The Power of Narrative

October 31, 2016

United Airlines made a strategic hire recently—Chief Storyteller. 

Dana Brooks Reinglass, a former producer at Oprah Winfrey’s Harpo Studios, will fill the new position at the airline and manage a staff of about 20.

"In this digital age of immersion and participation, I still feel that sharing your story inspires the most powerful emotions and moves people to action," Reinglass said in a statement.

I conduct storytelling workshops for many of my clients. Narratives are powerful, and they make a much deeper impression than press releases. They are especially valuable in crisis communications.

When people encounter a crisis they want to interpret the situation in terms of archetypal roles—Who is the villain, the victim, the hero? What is the moral of the story? I ask my clients, in which of these roles will your organization be cast? How will external audiences view your role in the crisis? The answers can help shape strategy. I’ve found that the narrative arc that you envision, if it is truly informed by your core values and your actions, can help you navigate a crisis. But it has to be authentic. You can’t just make it up.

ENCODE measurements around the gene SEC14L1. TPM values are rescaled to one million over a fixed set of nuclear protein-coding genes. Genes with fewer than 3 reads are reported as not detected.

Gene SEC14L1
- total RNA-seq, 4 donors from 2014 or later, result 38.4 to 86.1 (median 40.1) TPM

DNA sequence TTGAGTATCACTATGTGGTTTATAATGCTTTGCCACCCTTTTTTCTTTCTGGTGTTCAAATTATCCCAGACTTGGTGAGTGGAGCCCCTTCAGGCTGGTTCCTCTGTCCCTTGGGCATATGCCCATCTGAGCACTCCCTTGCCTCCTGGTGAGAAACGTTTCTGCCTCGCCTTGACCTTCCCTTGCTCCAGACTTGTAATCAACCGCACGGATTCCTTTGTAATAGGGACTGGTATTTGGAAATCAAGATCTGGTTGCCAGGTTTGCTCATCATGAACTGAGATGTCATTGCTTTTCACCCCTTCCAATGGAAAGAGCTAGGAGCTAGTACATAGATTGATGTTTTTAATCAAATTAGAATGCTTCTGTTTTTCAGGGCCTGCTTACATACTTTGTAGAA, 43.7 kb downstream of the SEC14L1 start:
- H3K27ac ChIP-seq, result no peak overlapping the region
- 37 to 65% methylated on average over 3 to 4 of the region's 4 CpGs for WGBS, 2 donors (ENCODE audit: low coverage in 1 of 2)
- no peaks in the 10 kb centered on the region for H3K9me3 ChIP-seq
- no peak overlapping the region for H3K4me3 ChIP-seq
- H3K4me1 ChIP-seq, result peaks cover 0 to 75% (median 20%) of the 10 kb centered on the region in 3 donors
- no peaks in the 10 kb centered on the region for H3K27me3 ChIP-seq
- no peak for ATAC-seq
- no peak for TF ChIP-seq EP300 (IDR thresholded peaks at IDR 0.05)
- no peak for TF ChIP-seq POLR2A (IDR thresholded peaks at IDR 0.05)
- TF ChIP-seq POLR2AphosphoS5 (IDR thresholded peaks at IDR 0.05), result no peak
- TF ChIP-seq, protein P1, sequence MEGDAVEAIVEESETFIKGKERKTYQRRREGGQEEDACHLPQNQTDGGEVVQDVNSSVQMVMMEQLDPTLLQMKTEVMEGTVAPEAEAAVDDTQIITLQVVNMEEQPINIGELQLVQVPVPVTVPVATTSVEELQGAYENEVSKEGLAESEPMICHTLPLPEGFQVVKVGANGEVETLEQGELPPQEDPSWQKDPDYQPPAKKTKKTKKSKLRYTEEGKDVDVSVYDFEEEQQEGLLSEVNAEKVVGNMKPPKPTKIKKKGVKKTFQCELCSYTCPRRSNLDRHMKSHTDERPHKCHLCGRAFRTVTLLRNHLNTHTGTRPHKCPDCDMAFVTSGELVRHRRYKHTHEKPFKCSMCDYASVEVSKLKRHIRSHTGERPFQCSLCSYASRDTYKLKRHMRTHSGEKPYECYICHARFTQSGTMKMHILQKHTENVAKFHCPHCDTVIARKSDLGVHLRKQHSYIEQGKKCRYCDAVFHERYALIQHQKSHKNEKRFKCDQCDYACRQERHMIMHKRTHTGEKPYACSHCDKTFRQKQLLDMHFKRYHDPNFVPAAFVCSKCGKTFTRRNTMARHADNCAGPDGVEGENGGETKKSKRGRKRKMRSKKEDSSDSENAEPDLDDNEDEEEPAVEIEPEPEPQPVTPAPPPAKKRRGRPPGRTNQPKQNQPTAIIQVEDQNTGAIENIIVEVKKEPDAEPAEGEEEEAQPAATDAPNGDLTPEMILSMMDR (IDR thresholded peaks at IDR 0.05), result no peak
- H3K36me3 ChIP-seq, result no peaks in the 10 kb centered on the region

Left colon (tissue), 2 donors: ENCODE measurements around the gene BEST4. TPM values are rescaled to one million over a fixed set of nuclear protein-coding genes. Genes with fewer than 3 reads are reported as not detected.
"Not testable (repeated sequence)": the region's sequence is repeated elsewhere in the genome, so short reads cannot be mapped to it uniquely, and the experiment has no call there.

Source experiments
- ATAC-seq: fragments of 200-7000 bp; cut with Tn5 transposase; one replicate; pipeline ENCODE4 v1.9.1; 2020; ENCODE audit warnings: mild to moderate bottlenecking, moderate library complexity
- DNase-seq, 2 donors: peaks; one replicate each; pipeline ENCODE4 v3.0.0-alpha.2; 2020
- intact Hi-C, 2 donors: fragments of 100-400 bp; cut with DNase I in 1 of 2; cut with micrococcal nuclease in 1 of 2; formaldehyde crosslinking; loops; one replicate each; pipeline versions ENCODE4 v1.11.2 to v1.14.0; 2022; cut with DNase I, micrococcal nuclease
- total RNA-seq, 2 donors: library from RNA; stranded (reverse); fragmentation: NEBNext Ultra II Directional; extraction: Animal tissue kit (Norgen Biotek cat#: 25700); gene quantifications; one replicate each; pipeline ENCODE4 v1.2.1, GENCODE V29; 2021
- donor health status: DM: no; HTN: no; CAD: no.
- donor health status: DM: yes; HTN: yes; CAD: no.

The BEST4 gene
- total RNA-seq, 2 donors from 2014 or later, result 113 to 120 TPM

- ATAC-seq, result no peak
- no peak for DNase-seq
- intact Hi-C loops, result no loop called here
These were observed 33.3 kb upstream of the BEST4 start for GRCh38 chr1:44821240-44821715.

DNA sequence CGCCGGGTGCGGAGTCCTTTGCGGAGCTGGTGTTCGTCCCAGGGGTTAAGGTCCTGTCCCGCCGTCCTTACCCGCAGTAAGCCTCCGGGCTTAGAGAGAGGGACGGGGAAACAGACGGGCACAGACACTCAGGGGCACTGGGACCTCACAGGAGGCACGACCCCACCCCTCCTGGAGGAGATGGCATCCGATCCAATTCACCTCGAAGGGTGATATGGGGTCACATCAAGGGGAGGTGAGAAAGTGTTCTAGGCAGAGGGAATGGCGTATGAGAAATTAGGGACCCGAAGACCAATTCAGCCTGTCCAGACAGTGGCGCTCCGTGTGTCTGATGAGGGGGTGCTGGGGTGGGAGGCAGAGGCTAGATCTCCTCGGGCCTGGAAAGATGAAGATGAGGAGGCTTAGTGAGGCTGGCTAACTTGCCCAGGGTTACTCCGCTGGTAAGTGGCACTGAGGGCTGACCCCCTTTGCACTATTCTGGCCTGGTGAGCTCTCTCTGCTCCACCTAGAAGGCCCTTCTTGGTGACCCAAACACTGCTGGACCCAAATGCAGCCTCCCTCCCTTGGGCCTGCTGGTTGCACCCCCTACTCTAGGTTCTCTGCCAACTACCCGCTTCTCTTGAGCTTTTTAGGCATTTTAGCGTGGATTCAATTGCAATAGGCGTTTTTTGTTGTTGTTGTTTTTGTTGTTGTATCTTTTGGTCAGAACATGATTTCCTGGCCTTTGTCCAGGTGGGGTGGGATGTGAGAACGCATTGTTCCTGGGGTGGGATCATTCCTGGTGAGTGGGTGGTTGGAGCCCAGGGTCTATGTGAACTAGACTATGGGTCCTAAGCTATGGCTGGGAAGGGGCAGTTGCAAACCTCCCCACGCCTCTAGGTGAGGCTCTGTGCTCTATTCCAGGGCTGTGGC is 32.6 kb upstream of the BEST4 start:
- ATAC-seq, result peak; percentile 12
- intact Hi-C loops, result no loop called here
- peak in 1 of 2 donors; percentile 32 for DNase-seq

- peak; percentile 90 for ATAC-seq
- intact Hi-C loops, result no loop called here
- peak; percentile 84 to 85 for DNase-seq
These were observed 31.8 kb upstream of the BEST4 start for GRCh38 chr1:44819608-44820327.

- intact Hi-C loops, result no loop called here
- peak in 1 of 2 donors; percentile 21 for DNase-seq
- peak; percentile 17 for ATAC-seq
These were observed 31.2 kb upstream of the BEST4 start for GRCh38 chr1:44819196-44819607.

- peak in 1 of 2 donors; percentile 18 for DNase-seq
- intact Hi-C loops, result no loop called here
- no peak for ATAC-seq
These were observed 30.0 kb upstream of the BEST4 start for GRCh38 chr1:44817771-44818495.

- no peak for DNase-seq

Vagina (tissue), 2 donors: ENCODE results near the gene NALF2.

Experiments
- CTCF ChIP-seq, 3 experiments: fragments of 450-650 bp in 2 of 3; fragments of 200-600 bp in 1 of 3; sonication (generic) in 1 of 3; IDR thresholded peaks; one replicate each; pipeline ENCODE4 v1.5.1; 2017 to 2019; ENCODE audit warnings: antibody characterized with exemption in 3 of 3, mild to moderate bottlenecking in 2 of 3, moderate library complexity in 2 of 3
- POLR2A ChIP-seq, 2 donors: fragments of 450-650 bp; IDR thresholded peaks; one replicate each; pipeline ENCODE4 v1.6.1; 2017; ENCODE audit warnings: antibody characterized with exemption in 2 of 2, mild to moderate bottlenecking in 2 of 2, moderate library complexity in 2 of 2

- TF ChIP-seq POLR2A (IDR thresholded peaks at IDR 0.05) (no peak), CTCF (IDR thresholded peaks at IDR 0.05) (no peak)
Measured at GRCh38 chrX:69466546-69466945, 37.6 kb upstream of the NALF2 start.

Dana Reinglass will oversee the United’s internal and external social media and digital communications. She and her team will try to craft messages that are more authentic and engaging to tell the story of United as it adapts to new leadership at the top.

Microsoft, IBM and Verizon have similar storytelling positions. Research shows that millennials are especially distrustful of authority and the corporate voice. This increased emphasis on storytelling is a response to the need for communicators to create more compelling content. Amidst all the content options offered in our digital environment, it’s the only way to compete for a busy and distracted audience. 

Narratives are especially valuable in crisis communications.

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United is determined to craft a more authentic story.

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